Sidney left Ireland in 1 5 7 1 , aggrieved by the slight appreciation of his statesmanship shown by the queen; but he returned thither in September 1575 with increased powers and renewed tokens of royal approval, to find matters in a worse state than before, especially in Antrim, where the MacQuillins of the Route and Sorley Boy MacDonnell (q.v.) were the chief fomenters of disorder. Having to some extent pacified this northern territory, Sidney repaired to the south, where he was equally successful in making his authority respected. He left his mark on the administrative areas of the island by making shire divisions on the English model. At an earlier period he had already in the north combined the districts of the Ardes and Clandeboye to form the county of Carrickfergus, and had converted the country of the O'Farrells into the county of Longford; he now carried out a similar policy in Connaught, where the ancient Irish district of Thomond became the county Clare, and the counties of Galway, Mayo, Sligo and Roscommon were also delimited. He suppressed a rebellion headed by the earl of Clanricarde and his sons in 1576, and hunted Rory O'More to his death two years later. Meantime Sidney's methods of taxation had caused discontent among the gentry of the Pale, who carried their grievances to Queen Elizabeth. Greatly to Sidney's chagrin the queen censured his extravagance, and notwithstanding his distinguished services to the crown he was recalled in September 1578, and was coldly received by Elizabeth. He lived chiefly at Ludlow Castle for the remainder of his life, performing his duties as president of the Welsh Marches, and died there on the sth of May 1 586.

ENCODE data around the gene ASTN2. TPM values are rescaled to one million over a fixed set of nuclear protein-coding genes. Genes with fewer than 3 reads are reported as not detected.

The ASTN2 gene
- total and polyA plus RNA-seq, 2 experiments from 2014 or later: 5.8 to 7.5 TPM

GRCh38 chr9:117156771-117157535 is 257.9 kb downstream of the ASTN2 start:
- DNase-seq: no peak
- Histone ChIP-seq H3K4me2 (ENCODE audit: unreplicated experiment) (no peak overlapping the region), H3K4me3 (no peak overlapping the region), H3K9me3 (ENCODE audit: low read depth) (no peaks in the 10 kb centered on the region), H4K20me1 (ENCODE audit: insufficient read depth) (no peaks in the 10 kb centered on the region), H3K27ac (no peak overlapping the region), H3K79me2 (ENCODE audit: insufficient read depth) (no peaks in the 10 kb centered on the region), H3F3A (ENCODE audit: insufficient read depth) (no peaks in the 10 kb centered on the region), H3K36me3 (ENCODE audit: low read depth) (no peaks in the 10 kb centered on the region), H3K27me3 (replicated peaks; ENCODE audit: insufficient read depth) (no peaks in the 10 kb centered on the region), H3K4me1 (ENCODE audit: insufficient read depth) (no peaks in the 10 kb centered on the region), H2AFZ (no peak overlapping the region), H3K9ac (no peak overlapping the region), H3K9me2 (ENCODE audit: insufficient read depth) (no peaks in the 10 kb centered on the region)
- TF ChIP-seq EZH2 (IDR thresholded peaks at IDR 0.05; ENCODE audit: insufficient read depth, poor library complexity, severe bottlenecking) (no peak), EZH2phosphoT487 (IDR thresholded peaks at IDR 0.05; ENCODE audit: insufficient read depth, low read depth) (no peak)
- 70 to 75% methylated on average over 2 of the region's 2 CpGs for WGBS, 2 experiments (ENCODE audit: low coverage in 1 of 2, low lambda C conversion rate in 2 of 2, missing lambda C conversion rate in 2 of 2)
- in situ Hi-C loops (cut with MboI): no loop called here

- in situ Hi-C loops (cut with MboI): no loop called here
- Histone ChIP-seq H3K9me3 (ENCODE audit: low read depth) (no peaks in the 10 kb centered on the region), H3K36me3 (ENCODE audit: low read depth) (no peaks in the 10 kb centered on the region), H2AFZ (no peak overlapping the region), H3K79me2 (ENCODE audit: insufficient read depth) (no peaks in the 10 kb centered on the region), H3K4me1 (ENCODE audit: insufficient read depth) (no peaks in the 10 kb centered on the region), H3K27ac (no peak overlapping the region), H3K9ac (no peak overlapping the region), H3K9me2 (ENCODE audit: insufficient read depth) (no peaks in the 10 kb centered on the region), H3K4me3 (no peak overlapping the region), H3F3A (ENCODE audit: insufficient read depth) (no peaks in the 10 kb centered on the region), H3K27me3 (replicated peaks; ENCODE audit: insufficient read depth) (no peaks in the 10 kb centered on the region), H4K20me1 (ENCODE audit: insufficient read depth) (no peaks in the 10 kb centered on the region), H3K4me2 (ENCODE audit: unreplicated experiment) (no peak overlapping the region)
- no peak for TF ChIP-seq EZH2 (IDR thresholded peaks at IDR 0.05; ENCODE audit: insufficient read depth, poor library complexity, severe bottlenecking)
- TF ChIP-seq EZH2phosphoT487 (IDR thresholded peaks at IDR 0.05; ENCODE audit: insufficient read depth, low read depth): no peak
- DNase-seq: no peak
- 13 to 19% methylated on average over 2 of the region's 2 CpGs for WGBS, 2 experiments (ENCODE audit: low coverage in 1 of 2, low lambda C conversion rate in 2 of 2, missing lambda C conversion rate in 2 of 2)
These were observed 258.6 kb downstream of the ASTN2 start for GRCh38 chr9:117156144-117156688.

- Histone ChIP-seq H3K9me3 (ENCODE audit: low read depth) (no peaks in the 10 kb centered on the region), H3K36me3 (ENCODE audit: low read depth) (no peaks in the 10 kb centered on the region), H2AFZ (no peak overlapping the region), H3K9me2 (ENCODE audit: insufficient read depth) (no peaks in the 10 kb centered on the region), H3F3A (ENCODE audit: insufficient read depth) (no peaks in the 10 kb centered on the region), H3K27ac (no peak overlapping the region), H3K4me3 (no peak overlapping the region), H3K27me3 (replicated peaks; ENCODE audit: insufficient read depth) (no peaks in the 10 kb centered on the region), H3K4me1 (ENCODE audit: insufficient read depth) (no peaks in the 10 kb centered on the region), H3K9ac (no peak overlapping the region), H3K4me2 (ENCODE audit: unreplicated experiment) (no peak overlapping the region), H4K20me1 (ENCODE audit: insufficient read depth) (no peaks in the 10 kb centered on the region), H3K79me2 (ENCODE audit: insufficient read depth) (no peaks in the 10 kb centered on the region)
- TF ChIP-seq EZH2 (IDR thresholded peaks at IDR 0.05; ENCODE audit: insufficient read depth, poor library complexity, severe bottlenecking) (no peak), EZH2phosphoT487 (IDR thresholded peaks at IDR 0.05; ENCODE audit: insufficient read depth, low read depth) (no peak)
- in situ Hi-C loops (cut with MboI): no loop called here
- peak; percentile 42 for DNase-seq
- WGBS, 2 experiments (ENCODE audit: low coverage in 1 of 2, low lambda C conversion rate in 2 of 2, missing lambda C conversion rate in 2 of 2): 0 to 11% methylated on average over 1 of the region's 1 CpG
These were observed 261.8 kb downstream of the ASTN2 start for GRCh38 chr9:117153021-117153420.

Sir Henry Sidney was the ablest statesman charged with the government of Ireland in the 16th century; and the meagre recognition which his unrewarded services received was a conspicuous example of the ingratitude of Elizabeth. Sidney married in 1551 Mary, eldest daughter of John Dudley, duke of Northumberland, by whom he had three sons and four daughters. His eldest son was Sir Philip Sidney (q.v.), and his second was Robert Sidney, 1st earl of Leicester (?..); his daughter Mary married Henry Herbert, 2nd earl of Pembroke, and by reason of her association with her brother Philip was one of the most celebrated women of her time (see PEMBROKE, EARLS OF).
See Calendar of State Papers relating to Ireland, Henry VIII.- Elizabelh; Calendar of the Carew MSS.; J. O'Donovan's edition of The Annals of Ireland by the Four Masters (7 vols., Dublin, 1851)' Holinshed's Chronicles, vol. iii. (6 vols., London, 1807); Richard Bagwell, Ireland under the Tudors (3 vols., London, 1885) ; Calendar of Ancient Records of Dublin, edited by Sir J. T. Gilbert, vols. i. and ii. (Dublin, 1889) ; Sir J. T. Gilbert, History of the Viceroys of Ireland (Dublin, 1865); J. A. Froude, History of England (12 vols., London, 1856-1870). (R. J. M.)
Note - this article incorporates content from Encyclopaedia Britannica, Eleventh Edition, (1910-1911)